So where do they start…preparing for this kind of work?
There is no clear-cut path or plan to follow…no real “schools” that train actors for this kind of filmmaking.
There are films worth watching…films with acting that succeeds at this.
The films of Mike Leigh, Alejandro González Iñárritu, Christopher Guest, come to mind. Viewing these films is helpful for actors insofar as they get to see someone else succeed. But. Working actors need process and practice. How does understanding what’s so great about Javier Bardem in BIUTIFUL (2010) translate into behavior on set? Mere mimicry will not suffice.
First, there must be trust. Trust between the actors themselves, and their director. Complete physical and emotional safety is a must, and there must be plenty of room to fail. As well, a willingness to try new things, to become…to stay…uncomfortable with each other builds trust.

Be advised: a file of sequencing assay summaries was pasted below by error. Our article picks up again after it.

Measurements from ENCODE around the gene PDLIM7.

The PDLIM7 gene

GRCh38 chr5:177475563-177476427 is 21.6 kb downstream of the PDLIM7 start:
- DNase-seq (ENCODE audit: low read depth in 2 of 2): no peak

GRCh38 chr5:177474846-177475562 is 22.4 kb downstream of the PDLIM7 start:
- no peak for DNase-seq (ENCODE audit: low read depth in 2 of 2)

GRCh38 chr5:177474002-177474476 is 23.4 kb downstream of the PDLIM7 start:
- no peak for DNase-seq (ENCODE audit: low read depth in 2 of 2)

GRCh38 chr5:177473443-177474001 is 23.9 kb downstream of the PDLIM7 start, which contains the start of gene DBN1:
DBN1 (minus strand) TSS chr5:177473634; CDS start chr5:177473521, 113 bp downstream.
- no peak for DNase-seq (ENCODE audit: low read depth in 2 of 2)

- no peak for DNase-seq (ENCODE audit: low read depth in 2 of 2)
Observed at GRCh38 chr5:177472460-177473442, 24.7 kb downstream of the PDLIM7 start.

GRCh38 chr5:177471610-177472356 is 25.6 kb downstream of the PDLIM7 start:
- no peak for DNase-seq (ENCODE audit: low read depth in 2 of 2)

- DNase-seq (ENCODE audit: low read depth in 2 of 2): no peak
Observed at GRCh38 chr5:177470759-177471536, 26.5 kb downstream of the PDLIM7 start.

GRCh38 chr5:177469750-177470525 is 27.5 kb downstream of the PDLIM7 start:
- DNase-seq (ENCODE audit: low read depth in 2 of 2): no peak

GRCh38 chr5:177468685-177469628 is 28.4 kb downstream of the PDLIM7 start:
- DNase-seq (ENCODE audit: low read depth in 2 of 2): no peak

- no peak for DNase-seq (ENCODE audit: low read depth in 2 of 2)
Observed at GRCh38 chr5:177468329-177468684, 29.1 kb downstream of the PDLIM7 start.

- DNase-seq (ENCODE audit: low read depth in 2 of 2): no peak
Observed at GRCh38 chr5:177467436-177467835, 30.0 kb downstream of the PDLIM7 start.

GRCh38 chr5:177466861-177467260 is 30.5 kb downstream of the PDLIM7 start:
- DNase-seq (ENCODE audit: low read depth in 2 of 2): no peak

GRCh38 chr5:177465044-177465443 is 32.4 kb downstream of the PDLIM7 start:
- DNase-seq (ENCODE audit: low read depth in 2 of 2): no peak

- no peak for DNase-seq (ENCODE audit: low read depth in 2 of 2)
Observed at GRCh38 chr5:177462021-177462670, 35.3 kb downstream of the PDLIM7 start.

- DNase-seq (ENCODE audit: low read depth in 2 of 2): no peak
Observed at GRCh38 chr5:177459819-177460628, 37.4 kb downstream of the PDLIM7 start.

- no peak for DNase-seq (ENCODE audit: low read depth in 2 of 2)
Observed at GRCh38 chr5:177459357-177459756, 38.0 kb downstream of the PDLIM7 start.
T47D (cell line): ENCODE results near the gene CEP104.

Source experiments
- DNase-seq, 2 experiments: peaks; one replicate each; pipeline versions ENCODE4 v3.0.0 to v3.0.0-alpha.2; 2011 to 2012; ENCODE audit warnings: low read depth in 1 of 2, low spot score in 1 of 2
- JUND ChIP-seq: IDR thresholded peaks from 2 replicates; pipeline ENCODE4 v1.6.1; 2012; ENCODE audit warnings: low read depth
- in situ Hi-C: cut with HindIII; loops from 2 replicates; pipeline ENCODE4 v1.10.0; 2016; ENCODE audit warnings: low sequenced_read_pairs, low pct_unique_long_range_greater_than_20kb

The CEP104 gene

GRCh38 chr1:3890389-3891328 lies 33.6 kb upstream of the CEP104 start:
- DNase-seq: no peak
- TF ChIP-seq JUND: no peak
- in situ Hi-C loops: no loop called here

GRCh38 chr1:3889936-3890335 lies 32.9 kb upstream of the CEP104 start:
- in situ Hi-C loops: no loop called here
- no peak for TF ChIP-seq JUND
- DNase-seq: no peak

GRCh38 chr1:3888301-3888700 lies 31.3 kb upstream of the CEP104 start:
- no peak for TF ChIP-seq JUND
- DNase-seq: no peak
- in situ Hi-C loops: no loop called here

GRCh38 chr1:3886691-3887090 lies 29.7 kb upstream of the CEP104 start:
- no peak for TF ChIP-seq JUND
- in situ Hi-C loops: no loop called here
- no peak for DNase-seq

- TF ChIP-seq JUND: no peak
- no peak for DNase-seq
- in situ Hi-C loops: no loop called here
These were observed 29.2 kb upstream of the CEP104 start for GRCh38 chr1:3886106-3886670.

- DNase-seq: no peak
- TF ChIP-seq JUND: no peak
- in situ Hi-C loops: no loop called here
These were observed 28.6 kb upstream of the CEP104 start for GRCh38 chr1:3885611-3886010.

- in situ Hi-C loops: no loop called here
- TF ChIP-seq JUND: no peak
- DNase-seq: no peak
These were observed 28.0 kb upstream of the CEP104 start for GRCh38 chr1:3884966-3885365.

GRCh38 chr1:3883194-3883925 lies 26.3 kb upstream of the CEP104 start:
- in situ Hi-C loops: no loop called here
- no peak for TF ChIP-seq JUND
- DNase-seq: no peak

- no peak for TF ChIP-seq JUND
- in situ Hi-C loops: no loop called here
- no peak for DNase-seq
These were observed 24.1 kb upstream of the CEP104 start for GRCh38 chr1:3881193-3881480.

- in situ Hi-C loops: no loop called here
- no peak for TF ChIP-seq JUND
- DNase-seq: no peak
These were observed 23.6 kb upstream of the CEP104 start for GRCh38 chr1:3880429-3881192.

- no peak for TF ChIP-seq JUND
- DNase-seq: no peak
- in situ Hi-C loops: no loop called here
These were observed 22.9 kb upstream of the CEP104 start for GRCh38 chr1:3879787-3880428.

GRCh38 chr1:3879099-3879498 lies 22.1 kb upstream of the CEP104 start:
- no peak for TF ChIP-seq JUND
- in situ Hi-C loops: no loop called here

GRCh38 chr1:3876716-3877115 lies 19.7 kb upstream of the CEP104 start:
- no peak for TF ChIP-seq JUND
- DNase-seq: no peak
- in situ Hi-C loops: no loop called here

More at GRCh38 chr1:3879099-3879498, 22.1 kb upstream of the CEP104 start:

If trust exists, it will manifest itself in an ongoing conversation between actors and director…an imaginative back and forth about the characters and story that never stops. “Action!” and “Cut!” aren’t spoken anymore. Instead, there are just tiny moments unfolding between people. Truth is revealed.
Trust and talk is important, yes. But there is something else at work here…something more deeply human.
Most people are pretty good at advice-giving, problem solving, offering our two cents at the drop of a hat. “We’re either talking or waiting to talk,” as the saying goes. But the actors in TAKEN IN must step away from this framework, and open themselves to their scene partner.
Good acting is listening.
And in the words of actor Alan Alda, “Real listening is a willingness to let the other person change you.”
What a discovery! Dig deep enough into the process of making a film like TAKEN IN, and you find the film’s theme buried deep.